Celtic Connections review: Coastal Connections, Glasgow Royal Concert Hall

Celtic Connections’ Coastal Connections afternoon, a mini-festival kicking off Scotland’s Year of Coasts and Waters, was an ambitious and often rewarding if sometimes frustrating affair, as crowds milled between Glasgow Royal Concert Hall’s various spaces. With two dozen performances on offer it was impossible to take everything in and the temptation was to shift from venue to venue, sampling or staying.

Skerryvore

Coastal Connections, Glasgow Royal Concert Hall **** 


A reviewer’s nightmare, perhaps, but there was much to appreciate, with the main auditorium drawing crowds with such big beasts as Capercaillie and Skerryvore (the Tiree-based band exuberantly celebrating their 15th birthday), but also among often engrossing smaller performances elsewhere. One of these was harpist Ingrid Henderson’s beguiling multimedia show Message in a Bottle, a Scottish Natural Heritage commission, with Henderson joined by sister Megan on fiddle and vocals, uilleann piper Conal McDonagh and guitarist Anna Massie, their delicately spinning music augmented by Cat Bruce’s magical animation evoking a rich environment worryingly at risk.

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The main auditorium programme opened, meanwhile, with Orcadians Fara combining sprightly fiddle sets with song settings of Orcadian poetry, followed by Julie Fowlis’s pan-Gaelic Allt collaboration with Ireland’s Zoe Conway, John McIntyre and Éamon Doorley, including Fowlis’s singing of the poignant Sister, Oh Sister, about siblings sundered by water.


High-flying pipes and fiddle and the singing of Ellen MacDonald characterised Daimh, a powerful band who claim to have played on 32 of Scotland’s islands so far, while Capercaillie, now approaching veteran status, wowed the crowds with their drum and percussion weighted instrumental sets, although it was their singer, Karen Matheson, who reminded us what a superb voice she has with An Ataireachd Àrd – “the eternal surge”, an emblematic song of Gaeldom that, inevitably, recurred more than once during the afternoon.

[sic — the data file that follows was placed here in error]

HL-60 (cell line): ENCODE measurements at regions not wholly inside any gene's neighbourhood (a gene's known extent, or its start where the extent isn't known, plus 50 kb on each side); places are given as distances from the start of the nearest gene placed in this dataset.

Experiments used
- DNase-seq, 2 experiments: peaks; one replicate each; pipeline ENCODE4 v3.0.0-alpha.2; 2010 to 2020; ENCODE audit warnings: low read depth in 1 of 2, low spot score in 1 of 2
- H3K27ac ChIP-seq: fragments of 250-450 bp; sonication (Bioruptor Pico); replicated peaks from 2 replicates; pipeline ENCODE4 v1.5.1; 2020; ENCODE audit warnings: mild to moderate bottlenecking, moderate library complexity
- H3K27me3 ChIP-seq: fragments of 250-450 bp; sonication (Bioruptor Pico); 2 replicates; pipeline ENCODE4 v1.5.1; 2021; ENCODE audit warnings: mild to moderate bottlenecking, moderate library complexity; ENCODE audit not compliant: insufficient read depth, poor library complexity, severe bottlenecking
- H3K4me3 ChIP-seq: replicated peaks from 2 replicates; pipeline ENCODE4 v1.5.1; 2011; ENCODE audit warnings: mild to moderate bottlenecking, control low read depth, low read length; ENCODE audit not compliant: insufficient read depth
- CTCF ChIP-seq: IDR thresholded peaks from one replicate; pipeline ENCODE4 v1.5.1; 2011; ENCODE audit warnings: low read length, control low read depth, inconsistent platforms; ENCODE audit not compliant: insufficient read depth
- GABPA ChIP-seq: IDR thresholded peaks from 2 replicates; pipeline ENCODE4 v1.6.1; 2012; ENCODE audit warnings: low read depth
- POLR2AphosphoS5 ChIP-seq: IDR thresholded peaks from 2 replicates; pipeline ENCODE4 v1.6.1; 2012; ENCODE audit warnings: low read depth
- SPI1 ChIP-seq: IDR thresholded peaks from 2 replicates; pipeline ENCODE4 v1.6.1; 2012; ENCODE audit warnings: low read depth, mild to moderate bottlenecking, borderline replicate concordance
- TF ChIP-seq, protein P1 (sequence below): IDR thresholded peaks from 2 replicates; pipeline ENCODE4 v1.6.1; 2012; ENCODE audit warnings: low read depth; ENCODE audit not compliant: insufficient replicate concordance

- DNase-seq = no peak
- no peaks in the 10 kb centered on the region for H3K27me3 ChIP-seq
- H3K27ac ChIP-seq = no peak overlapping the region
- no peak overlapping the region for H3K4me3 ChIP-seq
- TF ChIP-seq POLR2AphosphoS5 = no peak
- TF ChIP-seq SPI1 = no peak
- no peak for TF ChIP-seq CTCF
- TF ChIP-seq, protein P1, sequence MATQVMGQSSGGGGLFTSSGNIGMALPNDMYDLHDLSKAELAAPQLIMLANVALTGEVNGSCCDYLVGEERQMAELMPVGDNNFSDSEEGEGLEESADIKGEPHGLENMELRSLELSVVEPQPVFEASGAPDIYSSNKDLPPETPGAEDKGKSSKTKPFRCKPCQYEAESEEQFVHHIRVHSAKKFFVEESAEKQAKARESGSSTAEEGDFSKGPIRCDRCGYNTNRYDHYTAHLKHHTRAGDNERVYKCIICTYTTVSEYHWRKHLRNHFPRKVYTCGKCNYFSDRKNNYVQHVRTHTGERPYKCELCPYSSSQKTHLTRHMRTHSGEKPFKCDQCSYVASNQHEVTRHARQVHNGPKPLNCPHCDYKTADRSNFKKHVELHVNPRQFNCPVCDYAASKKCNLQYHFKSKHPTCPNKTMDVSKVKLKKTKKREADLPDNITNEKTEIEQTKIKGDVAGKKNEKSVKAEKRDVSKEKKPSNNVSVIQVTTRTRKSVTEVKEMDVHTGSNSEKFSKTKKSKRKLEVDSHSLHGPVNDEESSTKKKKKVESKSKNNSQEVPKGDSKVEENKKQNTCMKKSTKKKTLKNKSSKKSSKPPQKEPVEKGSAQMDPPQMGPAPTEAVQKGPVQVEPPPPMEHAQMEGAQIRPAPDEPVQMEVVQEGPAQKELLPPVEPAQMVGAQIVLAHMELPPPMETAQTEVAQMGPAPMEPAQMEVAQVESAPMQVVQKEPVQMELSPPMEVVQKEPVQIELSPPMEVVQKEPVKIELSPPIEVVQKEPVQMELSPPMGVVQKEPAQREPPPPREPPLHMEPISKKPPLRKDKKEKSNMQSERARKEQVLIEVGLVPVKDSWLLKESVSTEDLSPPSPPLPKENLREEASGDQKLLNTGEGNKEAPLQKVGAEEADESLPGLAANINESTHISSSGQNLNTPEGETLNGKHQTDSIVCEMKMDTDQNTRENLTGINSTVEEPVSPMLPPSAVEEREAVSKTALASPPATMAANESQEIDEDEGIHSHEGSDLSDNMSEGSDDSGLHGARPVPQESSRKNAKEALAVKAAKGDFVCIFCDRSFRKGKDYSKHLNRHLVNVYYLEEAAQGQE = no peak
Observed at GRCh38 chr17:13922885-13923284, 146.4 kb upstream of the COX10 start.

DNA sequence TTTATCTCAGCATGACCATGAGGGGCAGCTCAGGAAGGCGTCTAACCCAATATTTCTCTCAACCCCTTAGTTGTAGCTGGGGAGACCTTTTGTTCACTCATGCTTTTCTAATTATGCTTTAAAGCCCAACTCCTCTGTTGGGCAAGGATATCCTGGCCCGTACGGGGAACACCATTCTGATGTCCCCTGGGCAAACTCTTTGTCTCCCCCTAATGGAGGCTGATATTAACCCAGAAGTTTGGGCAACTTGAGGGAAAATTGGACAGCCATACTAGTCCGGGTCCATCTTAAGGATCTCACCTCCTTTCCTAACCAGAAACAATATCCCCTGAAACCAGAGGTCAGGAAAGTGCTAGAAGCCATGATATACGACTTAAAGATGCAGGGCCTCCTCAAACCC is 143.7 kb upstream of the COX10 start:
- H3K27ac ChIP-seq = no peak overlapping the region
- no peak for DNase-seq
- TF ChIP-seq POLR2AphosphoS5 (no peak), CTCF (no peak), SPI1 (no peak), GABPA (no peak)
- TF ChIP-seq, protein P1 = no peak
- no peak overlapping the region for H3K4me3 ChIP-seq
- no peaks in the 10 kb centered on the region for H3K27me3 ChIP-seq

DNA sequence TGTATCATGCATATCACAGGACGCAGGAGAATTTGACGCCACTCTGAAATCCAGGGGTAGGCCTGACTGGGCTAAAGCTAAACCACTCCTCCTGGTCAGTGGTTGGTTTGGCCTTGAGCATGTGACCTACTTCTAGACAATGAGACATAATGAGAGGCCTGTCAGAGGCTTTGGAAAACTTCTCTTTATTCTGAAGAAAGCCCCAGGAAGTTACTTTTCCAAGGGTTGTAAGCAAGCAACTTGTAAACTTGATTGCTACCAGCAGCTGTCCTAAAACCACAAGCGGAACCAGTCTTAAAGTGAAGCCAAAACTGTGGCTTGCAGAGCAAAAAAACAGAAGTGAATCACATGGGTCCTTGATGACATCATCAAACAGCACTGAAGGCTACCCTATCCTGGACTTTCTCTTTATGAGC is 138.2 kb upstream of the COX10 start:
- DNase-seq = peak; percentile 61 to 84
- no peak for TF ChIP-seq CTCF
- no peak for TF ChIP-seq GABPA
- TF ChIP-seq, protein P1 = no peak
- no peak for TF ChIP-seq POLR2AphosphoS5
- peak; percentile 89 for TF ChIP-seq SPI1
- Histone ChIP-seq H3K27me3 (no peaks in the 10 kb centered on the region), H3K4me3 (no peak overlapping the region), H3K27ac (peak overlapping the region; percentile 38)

In the Exhibition Hall, harpist Esther Swift’s composition for concert harp and string quartet, The Flood, inspired by an overspilling Tweed  in her hometown of Peebles, was suitably sinuous and dark-toned, strings sliding and heightening tension, Swift at times singing over them, invoking the all-too-contemporary reality of families forced to cross open water.


And of course, there was the arrival of the “sea goddess”, Storm, an imposing, ten-metre high figure fashioned from recycled materials, who had made her way – courtesy of the eight puppeteers of Vision Mechanics – from Clydeside to the Concert Hall, frowning down on supplicant, phone brandishing crowds. I viewed her later, having missed her arrival, engrossed as I was in the mellifluous singing of Josie Duncan, over the gamelan-like percussion of Signy Jakobsdottir, in a preview of the National Theatre of Scotland’s Ferry Tales to be performed aboard CalMac’s finest during the year.


The real storms, however, manifested themselves in Launch!, in which singer-songwriter Jenny Sturgeon and beatboxer Jason Singh, with John Ellis and Arun Gosht, accompanied footage compiled by Shona Thomson from the Royal National Lifeboat Institution archives.


Gosht’s clarinet howl whipped up the drama of the call-out and Singh’s percussive vocalising complimented the heaving waves and stricken vessels on screen to evoke the sea as a fearsomely hissing, growling entity. Jim Gilchrist